140. COMMENT: The Department must propose a better rule in order to meet the 50×30 goal set forth in Governor Murphy’s Executive Orders. (52, 62, 64, 74, 100, 121, 125, 130, 162, 164, 172, 174, 183, 188, and 191)

141. COMMENT: The rules do not even mention the 50×30 goal. (3, 32, 34, 66, 68, 73, 91, 94, 99, 105, 108, 112, 113, 125, 142, 147, 182, 184, 192, and 196)

142. COMMENT: The rules will achieve only four percent of the needed emission reductions. (75 and 143)

143. COMMENT: The rules will not achieve the high level of greenhouse gas emission reductions that science indicates is necessary to address the climate change. (5, 10, 65, 66, 67, 74, 86, 107, 138, 167, 172, and 196)

144. COMMENT: The existing New Jersey mandates, per the 2019 New Jersey Energy Master Plan (EMP) Figure 1 Reference 2 curve, do not bring New Jersey anywhere near the target of 100 percent clean electric and 80 percent greenhouse gas emission reductions by 2050. (51 and 119)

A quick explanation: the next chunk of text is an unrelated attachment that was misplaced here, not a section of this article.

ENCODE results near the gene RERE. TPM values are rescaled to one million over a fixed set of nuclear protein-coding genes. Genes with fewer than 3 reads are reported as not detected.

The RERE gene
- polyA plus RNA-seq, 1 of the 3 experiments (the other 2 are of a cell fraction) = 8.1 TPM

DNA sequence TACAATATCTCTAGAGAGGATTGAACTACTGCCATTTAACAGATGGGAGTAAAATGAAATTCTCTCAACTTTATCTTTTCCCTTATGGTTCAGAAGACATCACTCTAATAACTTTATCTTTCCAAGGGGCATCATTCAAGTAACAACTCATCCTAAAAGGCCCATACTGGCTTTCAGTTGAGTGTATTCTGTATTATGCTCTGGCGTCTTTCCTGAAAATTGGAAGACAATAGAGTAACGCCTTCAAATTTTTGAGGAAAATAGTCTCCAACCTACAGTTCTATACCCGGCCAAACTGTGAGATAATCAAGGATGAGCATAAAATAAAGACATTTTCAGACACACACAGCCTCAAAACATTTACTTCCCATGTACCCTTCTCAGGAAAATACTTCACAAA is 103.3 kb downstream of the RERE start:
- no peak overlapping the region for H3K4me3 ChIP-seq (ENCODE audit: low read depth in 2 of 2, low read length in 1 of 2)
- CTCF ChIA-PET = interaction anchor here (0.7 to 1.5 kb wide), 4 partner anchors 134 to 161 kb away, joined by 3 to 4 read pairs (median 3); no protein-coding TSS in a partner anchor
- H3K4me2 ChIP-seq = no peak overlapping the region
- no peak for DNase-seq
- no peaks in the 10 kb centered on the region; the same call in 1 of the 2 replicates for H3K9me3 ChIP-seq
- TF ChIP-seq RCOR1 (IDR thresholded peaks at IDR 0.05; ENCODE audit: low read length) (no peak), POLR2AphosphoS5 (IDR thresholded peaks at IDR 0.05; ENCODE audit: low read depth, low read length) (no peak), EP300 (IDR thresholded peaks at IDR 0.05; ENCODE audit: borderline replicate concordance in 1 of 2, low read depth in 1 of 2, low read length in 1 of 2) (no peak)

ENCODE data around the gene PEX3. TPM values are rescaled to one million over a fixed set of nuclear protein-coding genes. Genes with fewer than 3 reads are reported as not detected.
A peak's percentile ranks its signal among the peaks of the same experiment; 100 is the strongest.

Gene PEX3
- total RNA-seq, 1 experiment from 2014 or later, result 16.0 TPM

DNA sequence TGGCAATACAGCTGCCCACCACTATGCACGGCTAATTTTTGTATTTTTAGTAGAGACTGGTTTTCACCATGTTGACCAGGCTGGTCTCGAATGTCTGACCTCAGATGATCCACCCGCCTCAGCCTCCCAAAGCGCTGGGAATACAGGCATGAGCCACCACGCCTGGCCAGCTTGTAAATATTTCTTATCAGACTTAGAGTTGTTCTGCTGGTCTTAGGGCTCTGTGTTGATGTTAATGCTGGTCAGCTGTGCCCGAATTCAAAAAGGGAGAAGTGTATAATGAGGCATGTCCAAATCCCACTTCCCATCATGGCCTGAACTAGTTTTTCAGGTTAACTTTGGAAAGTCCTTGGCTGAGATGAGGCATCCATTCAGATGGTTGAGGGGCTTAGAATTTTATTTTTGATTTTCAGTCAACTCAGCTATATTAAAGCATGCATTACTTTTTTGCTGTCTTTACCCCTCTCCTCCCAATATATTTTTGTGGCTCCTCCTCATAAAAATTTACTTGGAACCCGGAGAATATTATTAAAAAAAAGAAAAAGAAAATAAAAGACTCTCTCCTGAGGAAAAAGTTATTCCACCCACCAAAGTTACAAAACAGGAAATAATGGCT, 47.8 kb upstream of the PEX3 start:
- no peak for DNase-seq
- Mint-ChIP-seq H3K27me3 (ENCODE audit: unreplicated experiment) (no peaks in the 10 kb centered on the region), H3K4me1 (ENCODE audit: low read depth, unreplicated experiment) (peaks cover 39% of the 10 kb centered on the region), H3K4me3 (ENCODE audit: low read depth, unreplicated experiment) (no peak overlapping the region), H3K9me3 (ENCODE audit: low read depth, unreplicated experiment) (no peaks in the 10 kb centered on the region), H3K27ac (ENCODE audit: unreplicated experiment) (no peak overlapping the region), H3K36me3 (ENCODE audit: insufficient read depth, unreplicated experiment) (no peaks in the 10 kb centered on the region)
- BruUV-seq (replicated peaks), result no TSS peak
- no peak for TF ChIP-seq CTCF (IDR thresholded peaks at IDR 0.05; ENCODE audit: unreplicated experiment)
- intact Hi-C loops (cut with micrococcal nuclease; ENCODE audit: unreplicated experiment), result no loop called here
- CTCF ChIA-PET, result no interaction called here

145. COMMENT: The rules do not meet or beat the Federal greenhouse gas emission reduction goals. (58, 93, 108, and 135)

146. COMMENT: The Department must strengthen these rules to achieve greater reductions sooner. (9, 40, 93, 98, and 140)

147. COMMENT: The Department should develop rules that will result in net zero emissions from the electric sector by 2035. (81 and 135)

148. COMMENT: The State needs a reduction in greenhouse gas emissions to real zero, not net zero, by 2030 or 2035. These rules fail to meet the needed reductions. (37)